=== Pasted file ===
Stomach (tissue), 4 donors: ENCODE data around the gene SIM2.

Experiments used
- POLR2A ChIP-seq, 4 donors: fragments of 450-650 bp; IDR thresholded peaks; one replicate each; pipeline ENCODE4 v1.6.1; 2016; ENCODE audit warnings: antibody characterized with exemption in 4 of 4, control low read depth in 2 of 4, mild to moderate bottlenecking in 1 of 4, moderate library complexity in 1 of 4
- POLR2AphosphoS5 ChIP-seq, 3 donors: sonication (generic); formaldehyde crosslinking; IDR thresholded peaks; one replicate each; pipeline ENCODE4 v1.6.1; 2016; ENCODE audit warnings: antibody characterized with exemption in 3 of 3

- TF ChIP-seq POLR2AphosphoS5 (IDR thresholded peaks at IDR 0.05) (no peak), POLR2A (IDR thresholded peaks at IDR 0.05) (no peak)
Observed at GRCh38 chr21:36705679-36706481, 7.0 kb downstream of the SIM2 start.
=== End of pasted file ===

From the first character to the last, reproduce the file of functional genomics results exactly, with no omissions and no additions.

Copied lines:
Stomach (tissue), 4 donors: ENCODE data around the gene SIM2.

Experiments used
- POLR2A ChIP-seq, 4 donors: fragments of 450-650 bp; IDR thresholded peaks; one replicate each; pipeline ENCODE4 v1.6.1; 2016; ENCODE audit warnings: antibody characterized with exemption in 4 of 4, control low read depth in 2 of 4, mild to moderate bottlenecking in 1 of 4, moderate library complexity in 1 of 4
- POLR2AphosphoS5 ChIP-seq, 3 donors: sonication (generic); formaldehyde crosslinking; IDR thresholded peaks; one replicate each; pipeline ENCODE4 v1.6.1; 2016; ENCODE audit warnings: antibody characterized with exemption in 3 of 3

- TF ChIP-seq POLR2AphosphoS5 (IDR thresholded peaks at IDR 0.05) (no peak), POLR2A (IDR thresholded peaks at IDR 0.05) (no peak)
Observed at GRCh38 chr21:36705679-36706481, 7.0 kb downstream of the SIM2 start.